6. Offer Personal Days
Many companies offer their employees some form of vacation time combined with some form of sick leave. What they neglect, however, is the days in between when an employee may need to have a minor medical procedure done or have a sick child to care for.
This leaves the employee torn between calling in sick or having to receive discipline for taking an unpaid day off. One way to improve the work-life balance is by allowing your employees to take personal days.
Personal days should be separate from sick days and they should be allowed to be taken by the employee at any time. They should also be separate from vacation, meant to cover the occasional day where the employee needs some time off to get something done.
These types of days of work can help an employee prioritize their mental and physical health while they keep the work-life balance in check. The best part is, they don’t have to be excessive (as they are in addition to sick time and vacation time) and even offering just 4-5 a year can go a long way in retaining an employee.
7. Ask Employees What they Need
Not all employees are facing the same challenges in life, so one of the best ways to increase work-life balance is by outright asking employees what you can do to increase theirs.
Some employees may mention items that are already on this list, while others may have unique requests. Even if the request is weird, take time to consider it and see if it is possible, if not, look into offering a compromise.
Here are some questions you can ask to help open the lines of communication regarding your employees’ work-life balance:
- Do you take your work home? If so, how frequently?
- Do you check work emails at home?
- Do you have all the time off you need to see friends and family?
- Have you put off medical appointments because of work?
- Have you missed a personal event because of a work commitment?
- Do you have ample time to pursue your hobbies?
- Do you feel your work-life balance is respected in your position?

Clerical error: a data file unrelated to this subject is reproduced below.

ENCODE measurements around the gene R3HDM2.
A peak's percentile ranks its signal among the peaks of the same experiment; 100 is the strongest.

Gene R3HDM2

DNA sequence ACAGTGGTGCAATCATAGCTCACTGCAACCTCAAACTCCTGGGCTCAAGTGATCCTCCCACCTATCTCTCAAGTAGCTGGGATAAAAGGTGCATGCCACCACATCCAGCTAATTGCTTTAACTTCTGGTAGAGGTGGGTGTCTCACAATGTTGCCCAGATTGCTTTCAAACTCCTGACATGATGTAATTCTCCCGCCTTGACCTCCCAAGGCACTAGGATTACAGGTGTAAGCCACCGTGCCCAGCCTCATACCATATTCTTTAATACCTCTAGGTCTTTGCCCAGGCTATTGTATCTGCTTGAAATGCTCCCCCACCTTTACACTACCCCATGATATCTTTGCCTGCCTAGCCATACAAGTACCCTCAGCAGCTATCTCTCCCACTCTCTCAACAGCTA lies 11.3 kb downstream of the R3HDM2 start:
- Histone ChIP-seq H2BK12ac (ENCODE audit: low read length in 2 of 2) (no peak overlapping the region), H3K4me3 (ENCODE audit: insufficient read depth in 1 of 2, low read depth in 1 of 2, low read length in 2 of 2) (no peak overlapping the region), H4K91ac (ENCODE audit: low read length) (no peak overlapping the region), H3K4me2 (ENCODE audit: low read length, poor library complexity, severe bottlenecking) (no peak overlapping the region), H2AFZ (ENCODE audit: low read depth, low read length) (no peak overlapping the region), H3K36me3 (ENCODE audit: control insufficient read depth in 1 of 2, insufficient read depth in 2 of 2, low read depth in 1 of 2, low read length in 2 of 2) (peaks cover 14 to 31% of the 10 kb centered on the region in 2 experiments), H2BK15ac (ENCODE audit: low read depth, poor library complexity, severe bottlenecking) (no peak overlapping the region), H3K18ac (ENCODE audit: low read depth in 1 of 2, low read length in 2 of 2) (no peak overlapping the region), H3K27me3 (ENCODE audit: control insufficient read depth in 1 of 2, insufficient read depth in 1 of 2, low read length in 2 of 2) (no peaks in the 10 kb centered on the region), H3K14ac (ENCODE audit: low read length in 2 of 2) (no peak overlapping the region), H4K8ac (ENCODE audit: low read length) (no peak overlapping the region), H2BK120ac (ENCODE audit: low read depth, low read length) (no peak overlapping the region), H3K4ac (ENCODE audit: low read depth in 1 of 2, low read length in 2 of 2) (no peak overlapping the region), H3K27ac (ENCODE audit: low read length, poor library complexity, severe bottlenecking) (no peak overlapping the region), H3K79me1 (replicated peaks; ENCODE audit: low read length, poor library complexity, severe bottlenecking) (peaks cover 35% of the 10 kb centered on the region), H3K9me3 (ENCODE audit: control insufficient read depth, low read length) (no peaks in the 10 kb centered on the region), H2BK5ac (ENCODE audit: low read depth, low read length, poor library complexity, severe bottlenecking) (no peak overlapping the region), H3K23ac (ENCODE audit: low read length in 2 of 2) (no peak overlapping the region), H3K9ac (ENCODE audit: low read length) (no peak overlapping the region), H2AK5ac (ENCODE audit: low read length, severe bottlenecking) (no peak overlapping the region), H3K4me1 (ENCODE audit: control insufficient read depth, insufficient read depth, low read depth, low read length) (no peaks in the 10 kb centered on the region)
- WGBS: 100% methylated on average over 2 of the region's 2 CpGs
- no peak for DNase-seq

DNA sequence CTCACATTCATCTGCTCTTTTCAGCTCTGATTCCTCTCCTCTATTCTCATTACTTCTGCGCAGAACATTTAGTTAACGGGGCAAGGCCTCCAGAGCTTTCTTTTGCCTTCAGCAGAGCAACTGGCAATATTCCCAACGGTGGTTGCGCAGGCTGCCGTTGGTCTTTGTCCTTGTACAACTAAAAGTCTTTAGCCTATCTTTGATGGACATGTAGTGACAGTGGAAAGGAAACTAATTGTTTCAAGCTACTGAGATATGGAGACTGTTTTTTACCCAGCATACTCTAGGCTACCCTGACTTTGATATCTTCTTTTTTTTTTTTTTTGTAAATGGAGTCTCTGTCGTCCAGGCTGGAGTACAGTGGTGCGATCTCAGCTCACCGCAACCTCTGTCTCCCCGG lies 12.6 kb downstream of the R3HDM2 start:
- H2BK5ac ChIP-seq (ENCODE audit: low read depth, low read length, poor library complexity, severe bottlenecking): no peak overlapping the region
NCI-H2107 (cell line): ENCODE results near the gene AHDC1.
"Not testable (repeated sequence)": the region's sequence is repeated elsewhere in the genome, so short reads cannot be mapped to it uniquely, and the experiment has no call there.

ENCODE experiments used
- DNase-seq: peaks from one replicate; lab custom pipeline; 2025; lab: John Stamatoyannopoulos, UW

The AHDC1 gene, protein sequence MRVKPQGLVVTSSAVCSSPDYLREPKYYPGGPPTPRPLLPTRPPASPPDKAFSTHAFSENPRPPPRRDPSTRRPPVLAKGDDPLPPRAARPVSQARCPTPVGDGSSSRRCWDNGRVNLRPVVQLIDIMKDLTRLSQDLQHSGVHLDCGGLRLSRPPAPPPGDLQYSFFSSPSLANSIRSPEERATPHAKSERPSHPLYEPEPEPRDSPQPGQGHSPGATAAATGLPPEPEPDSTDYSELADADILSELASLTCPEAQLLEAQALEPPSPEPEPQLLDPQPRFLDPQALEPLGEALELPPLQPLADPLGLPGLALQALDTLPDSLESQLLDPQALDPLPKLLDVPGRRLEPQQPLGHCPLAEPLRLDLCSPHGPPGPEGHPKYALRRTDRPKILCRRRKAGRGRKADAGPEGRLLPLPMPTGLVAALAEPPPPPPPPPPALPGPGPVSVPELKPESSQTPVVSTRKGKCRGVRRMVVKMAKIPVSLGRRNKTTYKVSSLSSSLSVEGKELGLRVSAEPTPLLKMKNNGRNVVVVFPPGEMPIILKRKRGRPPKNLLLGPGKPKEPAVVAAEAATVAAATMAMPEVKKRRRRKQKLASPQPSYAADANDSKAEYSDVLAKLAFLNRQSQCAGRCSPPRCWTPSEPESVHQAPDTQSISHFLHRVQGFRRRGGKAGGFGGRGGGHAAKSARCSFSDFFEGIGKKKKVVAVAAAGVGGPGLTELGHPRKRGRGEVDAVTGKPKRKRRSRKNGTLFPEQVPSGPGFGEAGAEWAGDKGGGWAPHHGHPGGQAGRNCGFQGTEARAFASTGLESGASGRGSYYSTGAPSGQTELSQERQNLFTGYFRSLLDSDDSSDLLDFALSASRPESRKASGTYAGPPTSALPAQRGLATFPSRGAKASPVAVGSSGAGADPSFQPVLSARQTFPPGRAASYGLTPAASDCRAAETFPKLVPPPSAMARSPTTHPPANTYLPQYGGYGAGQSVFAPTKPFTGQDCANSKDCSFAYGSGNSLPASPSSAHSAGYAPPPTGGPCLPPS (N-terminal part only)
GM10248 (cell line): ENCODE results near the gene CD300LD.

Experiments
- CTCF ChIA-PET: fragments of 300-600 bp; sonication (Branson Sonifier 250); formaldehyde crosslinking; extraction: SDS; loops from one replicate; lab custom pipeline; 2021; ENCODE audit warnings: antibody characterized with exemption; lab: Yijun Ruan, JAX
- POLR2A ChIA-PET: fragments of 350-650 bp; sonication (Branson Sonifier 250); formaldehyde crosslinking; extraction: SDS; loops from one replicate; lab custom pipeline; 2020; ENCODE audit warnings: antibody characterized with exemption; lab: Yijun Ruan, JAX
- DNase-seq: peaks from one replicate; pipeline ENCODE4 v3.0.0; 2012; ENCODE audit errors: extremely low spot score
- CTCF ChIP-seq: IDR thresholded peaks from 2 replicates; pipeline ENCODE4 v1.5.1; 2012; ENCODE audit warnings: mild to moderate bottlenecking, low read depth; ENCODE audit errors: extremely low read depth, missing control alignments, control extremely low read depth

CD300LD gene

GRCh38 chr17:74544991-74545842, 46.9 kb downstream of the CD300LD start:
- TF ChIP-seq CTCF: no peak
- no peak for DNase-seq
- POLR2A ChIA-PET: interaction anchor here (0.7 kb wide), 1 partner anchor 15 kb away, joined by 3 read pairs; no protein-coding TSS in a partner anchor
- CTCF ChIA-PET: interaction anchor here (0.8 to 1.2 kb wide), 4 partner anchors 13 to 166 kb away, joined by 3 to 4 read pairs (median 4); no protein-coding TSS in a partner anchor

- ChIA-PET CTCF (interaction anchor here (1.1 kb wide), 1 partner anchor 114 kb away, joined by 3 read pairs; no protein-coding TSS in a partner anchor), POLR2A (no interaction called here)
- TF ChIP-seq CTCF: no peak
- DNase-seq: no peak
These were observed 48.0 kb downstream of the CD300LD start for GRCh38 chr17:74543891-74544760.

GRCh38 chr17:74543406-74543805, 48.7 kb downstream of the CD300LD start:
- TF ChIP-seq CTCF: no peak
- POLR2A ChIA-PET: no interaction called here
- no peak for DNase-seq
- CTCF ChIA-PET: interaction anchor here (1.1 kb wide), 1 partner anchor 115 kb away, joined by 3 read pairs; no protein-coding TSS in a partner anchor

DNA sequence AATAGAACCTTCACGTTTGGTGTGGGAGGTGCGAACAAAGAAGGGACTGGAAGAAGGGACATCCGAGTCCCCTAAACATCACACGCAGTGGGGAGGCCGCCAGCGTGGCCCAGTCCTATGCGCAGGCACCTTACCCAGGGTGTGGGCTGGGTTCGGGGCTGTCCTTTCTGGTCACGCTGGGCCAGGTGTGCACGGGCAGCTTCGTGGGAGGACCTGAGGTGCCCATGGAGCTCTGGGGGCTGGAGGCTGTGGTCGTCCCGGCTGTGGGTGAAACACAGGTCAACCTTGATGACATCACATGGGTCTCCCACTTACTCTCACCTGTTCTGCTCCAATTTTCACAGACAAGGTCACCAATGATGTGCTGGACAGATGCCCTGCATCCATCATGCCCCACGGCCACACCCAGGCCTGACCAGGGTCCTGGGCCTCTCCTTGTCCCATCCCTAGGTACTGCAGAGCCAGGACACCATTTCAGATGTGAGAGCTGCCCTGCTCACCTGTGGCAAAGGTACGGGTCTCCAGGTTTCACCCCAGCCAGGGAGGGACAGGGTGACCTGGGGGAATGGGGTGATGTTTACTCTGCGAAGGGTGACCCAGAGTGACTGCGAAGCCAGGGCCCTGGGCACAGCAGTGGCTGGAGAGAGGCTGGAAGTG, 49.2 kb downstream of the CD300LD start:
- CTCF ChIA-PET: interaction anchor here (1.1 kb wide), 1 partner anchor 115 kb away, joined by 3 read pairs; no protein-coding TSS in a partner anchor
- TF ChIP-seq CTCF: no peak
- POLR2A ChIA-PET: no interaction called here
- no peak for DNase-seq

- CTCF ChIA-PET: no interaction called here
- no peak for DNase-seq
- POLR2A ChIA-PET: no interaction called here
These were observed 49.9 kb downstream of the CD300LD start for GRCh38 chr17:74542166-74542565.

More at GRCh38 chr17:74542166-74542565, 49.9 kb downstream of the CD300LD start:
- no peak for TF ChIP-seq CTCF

- How many hours of sleep do you get on a work night?
- Do you feel your manager is empathetic to your needs?
Take the answers into account and see what you can do to improve the work-life balance at your company. You never know what simple thing you can do to increase the work-life balance of your employees!
Why Retaining Employees is Important
You may be looking at the above list and think it is a tall ask for a company that doesn’t have a lot of money to spare. But know this, retaining employees is much cheaper than hiring new ones.
Not only that, but employees not experiencing a fair work-life balance is a huge drain on the talent of a company. The employees who perform the best are the ones that have the time they need to pursue their needs and passions while off the clock.
You will not get anywhere with an employee that is burned out, and this will only set your company back more than addressing the problem of a work-life balance before it becomes a problem.
Ready to Retain More Employees?
Whether you implement a flexible hours program, or maybe allow your employees to work from home, increasing the value of a work-life balance will go a long way toward retaining employees. In this difficult marketplace, if you don’t work to retain employees, you will quickly find that there isn’t talent available to fill the positions you need to hire for.
Overall, a work-life balance doesn’t look the same for everyone and you should take the time to find out what your employees need. Once you do you’ll be surprised how easy it is to keep talent.
If you have already lost a few employees, make the aforementioned changes, then take a look at what every hiring manager needs to know before you work to attract new talent to ensure your company is on the right path towards finding great future employees.